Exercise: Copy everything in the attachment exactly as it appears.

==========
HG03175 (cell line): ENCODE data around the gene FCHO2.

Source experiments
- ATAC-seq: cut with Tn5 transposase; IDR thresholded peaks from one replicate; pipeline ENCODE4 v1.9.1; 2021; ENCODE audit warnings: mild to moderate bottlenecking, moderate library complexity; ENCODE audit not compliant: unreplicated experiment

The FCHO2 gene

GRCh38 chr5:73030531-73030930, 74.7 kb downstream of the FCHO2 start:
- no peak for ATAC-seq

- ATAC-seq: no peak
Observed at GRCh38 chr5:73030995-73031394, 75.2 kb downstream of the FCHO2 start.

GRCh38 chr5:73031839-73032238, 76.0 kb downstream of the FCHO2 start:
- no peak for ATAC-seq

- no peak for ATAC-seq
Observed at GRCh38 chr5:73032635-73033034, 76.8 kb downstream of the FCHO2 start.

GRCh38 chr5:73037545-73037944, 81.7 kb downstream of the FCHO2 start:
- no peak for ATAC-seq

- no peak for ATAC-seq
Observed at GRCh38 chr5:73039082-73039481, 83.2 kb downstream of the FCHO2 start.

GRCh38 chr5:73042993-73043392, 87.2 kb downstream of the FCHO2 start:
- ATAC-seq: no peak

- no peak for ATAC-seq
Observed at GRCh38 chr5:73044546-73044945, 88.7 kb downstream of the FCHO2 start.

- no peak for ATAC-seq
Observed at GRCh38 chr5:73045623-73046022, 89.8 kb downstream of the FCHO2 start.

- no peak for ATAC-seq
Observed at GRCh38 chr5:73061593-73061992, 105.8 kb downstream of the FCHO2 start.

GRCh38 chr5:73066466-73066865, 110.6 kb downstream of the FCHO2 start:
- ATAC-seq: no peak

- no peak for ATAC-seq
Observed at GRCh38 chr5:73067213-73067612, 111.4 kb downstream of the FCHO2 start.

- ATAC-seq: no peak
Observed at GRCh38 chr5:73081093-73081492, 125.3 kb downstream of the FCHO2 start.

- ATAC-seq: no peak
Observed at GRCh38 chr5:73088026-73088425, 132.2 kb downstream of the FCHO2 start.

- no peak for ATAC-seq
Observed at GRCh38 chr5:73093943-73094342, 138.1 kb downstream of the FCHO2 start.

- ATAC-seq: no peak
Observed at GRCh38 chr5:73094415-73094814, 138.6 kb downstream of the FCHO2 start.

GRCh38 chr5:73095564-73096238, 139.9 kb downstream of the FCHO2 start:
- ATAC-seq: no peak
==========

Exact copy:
HG03175 (cell line): ENCODE data around the gene FCHO2.

Source experiments
- ATAC-seq: cut with Tn5 transposase; IDR thresholded peaks from one replicate; pipeline ENCODE4 v1.9.1; 2021; ENCODE audit warnings: mild to moderate bottlenecking, moderate library complexity; ENCODE audit not compliant: unreplicated experiment

The FCHO2 gene

GRCh38 chr5:73030531-73030930, 74.7 kb downstream of the FCHO2 start:
- no peak for ATAC-seq

- ATAC-seq: no peak
Observed at GRCh38 chr5:73030995-73031394, 75.2 kb downstream of the FCHO2 start.

GRCh38 chr5:73031839-73032238, 76.0 kb downstream of the FCHO2 start:
- no peak for ATAC-seq

- no peak for ATAC-seq
Observed at GRCh38 chr5:73032635-73033034, 76.8 kb downstream of the FCHO2 start.

GRCh38 chr5:73037545-73037944, 81.7 kb downstream of the FCHO2 start:
- no peak for ATAC-seq

- no peak for ATAC-seq
Observed at GRCh38 chr5:73039082-73039481, 83.2 kb downstream of the FCHO2 start.

GRCh38 chr5:73042993-73043392, 87.2 kb downstream of the FCHO2 start:
- ATAC-seq: no peak

- no peak for ATAC-seq
Observed at GRCh38 chr5:73044546-73044945, 88.7 kb downstream of the FCHO2 start.

- no peak for ATAC-seq
Observed at GRCh38 chr5:73045623-73046022, 89.8 kb downstream of the FCHO2 start.

- no peak for ATAC-seq
Observed at GRCh38 chr5:73061593-73061992, 105.8 kb downstream of the FCHO2 start.

GRCh38 chr5:73066466-73066865, 110.6 kb downstream of the FCHO2 start:
- ATAC-seq: no peak

- no peak for ATAC-seq
Observed at GRCh38 chr5:73067213-73067612, 111.4 kb downstream of the FCHO2 start.

- ATAC-seq: no peak
Observed at GRCh38 chr5:73081093-73081492, 125.3 kb downstream of the FCHO2 start.

- ATAC-seq: no peak
Observed at GRCh38 chr5:73088026-73088425, 132.2 kb downstream of the FCHO2 start.

- no peak for ATAC-seq
Observed at GRCh38 chr5:73093943-73094342, 138.1 kb downstream of the FCHO2 start.

- ATAC-seq: no peak
Observed at GRCh38 chr5:73094415-73094814, 138.6 kb downstream of the FCHO2 start.

GRCh38 chr5:73095564-73096238, 139.9 kb downstream of the FCHO2 start:
- ATAC-seq: no peak